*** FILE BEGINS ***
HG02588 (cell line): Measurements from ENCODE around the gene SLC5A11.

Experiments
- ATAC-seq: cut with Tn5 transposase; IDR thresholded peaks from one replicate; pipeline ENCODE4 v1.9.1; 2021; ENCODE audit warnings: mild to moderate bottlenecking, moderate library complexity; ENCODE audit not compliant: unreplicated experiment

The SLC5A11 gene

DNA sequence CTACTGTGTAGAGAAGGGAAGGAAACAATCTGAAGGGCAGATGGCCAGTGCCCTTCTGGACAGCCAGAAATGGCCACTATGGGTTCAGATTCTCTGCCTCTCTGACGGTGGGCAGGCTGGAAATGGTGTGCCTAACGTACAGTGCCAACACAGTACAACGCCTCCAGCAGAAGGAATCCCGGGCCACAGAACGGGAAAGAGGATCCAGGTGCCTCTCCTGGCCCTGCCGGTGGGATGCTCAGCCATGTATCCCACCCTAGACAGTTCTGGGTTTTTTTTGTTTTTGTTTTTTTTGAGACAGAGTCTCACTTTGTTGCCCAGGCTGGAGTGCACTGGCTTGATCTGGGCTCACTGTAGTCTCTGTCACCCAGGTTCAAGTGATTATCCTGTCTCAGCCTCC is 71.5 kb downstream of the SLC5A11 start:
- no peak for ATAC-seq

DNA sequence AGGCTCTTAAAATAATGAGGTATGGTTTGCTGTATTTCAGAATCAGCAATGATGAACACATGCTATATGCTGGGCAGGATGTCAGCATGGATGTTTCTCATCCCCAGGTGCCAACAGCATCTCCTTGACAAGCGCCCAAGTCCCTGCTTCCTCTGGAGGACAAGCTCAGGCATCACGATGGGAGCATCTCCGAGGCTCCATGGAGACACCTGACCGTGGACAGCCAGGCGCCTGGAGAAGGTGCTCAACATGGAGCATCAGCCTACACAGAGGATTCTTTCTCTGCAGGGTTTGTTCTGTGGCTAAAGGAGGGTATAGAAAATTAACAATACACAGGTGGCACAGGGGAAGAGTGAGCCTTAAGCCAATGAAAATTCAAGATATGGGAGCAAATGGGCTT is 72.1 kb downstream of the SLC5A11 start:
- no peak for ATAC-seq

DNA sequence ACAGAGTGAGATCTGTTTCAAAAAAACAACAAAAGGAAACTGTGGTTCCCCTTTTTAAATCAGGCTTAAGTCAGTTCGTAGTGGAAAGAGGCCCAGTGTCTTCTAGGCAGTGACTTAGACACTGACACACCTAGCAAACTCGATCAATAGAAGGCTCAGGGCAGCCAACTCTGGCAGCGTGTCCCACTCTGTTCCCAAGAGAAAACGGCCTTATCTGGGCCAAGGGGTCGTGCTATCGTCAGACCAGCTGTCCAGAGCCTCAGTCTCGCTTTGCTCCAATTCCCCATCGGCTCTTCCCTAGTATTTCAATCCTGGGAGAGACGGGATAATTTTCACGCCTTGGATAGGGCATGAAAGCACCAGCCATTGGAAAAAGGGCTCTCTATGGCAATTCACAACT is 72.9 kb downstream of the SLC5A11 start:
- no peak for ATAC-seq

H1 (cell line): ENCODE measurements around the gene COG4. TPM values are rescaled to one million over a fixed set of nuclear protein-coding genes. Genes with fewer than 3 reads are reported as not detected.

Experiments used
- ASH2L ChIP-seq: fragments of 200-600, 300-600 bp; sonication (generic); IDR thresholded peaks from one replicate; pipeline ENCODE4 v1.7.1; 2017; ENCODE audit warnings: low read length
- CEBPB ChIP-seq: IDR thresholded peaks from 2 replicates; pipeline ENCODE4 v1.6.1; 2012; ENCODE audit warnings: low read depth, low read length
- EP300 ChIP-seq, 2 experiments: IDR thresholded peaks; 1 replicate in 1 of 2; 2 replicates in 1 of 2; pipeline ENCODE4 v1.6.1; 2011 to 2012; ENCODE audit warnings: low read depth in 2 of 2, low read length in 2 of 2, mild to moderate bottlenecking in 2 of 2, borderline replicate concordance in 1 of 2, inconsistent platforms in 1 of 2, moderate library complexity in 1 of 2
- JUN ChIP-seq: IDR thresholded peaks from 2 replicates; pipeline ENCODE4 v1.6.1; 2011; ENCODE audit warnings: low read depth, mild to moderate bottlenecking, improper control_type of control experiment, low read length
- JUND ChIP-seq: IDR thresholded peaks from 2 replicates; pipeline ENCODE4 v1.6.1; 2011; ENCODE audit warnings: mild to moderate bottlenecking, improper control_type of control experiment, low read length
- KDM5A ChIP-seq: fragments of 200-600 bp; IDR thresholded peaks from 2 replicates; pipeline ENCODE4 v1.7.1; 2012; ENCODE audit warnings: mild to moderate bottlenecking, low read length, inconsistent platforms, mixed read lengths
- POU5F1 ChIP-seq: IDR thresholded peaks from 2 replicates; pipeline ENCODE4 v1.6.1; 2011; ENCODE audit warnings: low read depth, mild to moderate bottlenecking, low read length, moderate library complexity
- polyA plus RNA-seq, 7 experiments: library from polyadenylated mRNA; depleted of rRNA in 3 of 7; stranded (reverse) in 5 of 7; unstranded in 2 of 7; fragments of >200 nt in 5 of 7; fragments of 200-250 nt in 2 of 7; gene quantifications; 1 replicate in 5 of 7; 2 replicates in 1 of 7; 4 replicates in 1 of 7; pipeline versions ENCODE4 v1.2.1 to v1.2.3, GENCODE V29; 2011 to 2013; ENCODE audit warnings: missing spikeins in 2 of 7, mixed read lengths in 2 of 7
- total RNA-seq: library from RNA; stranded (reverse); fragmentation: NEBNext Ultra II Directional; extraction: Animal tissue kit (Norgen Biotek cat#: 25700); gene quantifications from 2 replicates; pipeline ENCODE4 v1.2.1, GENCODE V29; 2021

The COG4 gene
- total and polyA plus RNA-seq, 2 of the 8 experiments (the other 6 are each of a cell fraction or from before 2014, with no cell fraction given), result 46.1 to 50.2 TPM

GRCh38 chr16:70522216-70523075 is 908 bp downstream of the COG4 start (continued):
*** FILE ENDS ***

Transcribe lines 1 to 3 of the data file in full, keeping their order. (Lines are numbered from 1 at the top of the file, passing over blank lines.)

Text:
HG02588 (cell line): Measurements from ENCODE around the gene SLC5A11.

Experiments
- ATAC-seq: cut with Tn5 transposase; IDR thresholded peaks from one replicate; pipeline ENCODE4 v1.9.1; 2021; ENCODE audit warnings: mild to moderate bottlenecking, moderate library complexity; ENCODE audit not compliant: unreplicated experiment